Perez Strolls To Rell's Office, But Governor's Not In
June 2, 2006
By DANIEL E. GOREN And CHRISTOPHER KEATING, Courant Staff Writers
Saying he wanted to end the public sniping and to focus on solving violence in the city, Mayor Eddie A. Perez picked up his cellphone at 8:12 a.m. Thursday and dialed the office of Gov. M. Jodi Rell.
Two hours later, Perez walked through the front doors of city hall and into the day's humid air. An aide asked if he wanted to take off his jacket. Casually slinging the coat over his shoulder, with television cameras and reporters in tow, Perez started to walk to Rell's office at the Capitol.
"I'm going over to visit my neighbor at the Capitol," he said. "Hopefully she can see me sometime today."
But there was a problem: Perez's morning call had not been returned. The governor was not in, and Perez had no appointment.
An aide to Perez said the governor's published schedule indicated she was not busy Thursday morning. When no one from Rell's office returned the mayor's call, Perez went to see if she was available.
“I’m the one that gets the phone call when a kid gets shot,” Perez said as he walked to the Capitol.
“I’m the one who has to go to the hospital and mourn with the victim’s families. I’m the one who has to go to the funerals and to the local schools to bring grief counselors to those children. I’m the one who has to deal with this 24/7.”
Perez’s walk followed Wednesday’s high-profile clash of public letters and press statements between the mayor and Rell, with each accusing the other of not cooperating in the fight to stop gun violence on the city’s streets, where 16 people were shot in a five-day span that ended Sunday. One, a 15-year-old boy, died.
The back-and-forth also highlighted a tense relationship between Rell, a Republican, and Perez, a Democrat who is strongly supporting Democrat Dannel P. Malloy’s bid to unseat Rell in November. In one of the missives, Perez announced he would go to the Capitol Thursday to meet with Rell.
But the governor was traveling between her Brookfield home and Hartford Thursday morning.
So Perez instead was ushered into a meeting with Rell’s chief of staff, Lisa Moody.
The meeting was also attended by Kevin Rasch, the governor’s legal counsel; Judd Everhart, her spokesman; and Anna Ficeto, Rell’s deputy chief of staff. Everhart said the meeting was courteous and professional.
“Today is a new day in this discussion,” Everhart said after the meeting. “The governor is committed to moving forward and not looking back. … There wasn’t any anger expressed. There wasn’t any rehashing of the issues that have been raised in the past few days. The mayor was just very concerned that something would happen soon [with obtaining state assistance], and he got commitment from the chief of staff.”
The meeting ended cordially with a handshake, and the two sides said publicly that they were working together. Public safety officials from both the state and the city said they are working on a plan for reinforcing the city’s police force.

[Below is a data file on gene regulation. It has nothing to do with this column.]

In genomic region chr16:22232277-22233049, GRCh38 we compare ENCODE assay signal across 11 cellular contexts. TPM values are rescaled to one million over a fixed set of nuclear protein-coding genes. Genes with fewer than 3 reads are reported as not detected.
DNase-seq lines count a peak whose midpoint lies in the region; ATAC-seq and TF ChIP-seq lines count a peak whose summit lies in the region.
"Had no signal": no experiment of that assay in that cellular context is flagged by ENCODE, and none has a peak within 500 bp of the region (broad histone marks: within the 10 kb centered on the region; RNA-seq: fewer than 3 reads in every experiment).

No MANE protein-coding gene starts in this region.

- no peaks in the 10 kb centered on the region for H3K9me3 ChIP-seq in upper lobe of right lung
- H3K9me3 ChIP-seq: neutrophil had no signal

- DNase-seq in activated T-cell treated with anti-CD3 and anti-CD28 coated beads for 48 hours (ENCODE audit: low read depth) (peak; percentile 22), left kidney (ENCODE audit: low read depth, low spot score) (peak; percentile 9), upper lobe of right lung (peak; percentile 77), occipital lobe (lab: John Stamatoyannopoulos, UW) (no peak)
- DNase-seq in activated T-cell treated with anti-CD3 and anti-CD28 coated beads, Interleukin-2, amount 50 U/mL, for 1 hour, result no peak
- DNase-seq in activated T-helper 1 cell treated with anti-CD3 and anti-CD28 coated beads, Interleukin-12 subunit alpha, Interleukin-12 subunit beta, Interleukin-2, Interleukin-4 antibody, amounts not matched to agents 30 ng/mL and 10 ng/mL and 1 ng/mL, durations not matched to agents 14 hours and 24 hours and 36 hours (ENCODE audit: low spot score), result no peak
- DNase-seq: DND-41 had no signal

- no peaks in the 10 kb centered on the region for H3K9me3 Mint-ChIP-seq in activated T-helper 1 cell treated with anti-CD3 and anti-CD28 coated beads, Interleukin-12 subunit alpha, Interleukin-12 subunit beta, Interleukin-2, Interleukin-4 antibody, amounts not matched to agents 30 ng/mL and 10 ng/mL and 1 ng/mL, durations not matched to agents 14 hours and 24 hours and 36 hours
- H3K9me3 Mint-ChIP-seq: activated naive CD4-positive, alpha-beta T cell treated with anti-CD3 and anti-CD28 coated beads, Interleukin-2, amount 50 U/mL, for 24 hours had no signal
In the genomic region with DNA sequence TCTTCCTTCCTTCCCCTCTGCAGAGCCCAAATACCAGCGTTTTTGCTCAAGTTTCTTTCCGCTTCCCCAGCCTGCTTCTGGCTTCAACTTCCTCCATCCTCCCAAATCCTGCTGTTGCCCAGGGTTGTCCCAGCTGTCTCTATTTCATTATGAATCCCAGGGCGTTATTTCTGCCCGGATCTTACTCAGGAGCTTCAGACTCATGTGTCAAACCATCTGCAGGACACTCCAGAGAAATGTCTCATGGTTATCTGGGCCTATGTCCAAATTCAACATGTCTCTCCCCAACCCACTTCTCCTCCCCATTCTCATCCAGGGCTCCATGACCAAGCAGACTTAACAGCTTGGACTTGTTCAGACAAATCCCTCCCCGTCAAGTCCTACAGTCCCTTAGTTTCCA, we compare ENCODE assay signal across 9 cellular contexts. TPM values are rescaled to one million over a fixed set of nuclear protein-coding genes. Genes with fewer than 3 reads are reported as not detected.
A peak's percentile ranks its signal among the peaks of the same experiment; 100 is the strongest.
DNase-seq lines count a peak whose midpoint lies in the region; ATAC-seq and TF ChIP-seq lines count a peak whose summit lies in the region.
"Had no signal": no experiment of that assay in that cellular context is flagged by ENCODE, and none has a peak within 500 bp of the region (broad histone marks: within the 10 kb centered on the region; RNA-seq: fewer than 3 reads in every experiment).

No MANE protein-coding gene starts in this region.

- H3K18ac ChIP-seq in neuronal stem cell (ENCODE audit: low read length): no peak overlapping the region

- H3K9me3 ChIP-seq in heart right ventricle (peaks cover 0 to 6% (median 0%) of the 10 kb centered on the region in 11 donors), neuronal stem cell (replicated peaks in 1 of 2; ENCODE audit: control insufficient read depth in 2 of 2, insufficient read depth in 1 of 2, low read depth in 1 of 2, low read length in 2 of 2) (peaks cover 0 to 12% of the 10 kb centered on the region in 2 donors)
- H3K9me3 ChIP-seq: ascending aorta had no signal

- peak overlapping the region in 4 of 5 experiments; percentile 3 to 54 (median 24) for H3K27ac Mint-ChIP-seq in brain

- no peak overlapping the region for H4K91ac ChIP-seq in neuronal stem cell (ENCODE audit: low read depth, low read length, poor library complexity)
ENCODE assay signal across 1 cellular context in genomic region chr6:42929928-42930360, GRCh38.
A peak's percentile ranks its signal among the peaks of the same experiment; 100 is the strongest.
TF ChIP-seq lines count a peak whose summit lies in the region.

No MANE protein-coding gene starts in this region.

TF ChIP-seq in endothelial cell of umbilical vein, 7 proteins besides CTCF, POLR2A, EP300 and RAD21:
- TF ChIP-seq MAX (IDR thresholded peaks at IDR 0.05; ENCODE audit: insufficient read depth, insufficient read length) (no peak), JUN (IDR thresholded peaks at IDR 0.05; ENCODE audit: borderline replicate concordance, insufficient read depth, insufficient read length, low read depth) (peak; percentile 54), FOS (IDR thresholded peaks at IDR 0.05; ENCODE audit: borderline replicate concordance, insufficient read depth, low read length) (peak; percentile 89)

When asked if Rell took offense to Perez showing up without a scheduled appointment, Everhart said, “Oh. No. He’s certainly welcome to come by.”
But critics said Perez’s visit – announced to the media in a morning press release – was no more than political showboating at a time when the city is suffering.
“The solution isn’t to go out and grandstand and pull these political stunts,” said Rep. Robert Farr, a West Hartford Republican and a candidate for attorney general. “What was the point of this?”
Farr said Perez’s move was a carbon copy of his announced threat in late April of widespread police and teacher layoffs if the state legislature did not delay Hartford’s property revaluation.
At the time, lawmakers were already trying to help the capital city, and Perez’s public statement angered many who’d been working with him.
“I think part of the problem is Eddie Perez’s style doesn’t render itself to the resolution of problems,” Farr said.
“Eddie,” he added, “thinks he can bully things through.”
Senate Republican leader Louis DeLuca said Perez should have met quietly with Rell to resolve the problem “instead of going out and making a political issue out of it.”
But Matt Hennessy, the mayor’s chief of staff, said Perez’s only focus was on solving a public safety emergency in the city. “This was not a media stunt,” Hennessey said. “It was the mayor’s best shot of getting in to see the governor with any expediency.”
When Perez emerged from his meeting with Rell’s staff, he said he had assured that he would soon get a call from the governor.
“I am confident that there is a new day, a new relationship is going to be based on a partnership to make sure that the city of Hartford is safe,” Perez said. “Both he governor and I understand that getting the business done of the city and the state is more important than our own personal agendas.”
Thursday afternoon, Rell said “It’s time we put our pens down” and stop writing public letters to each other regarding the situation.
“The mayor, I know, wanted to talk,” Rell said. “I wish he had called first because, as you know, I wasn’t here. But we will get in touch and we will get together.”
She added: “I think everyone is frustrated with the violence that’s taking place in the city. We want action. We want it now. And that’s exactly what we’re going to be working toward getting.”
Reprinted with permission of the Hartford Courant.
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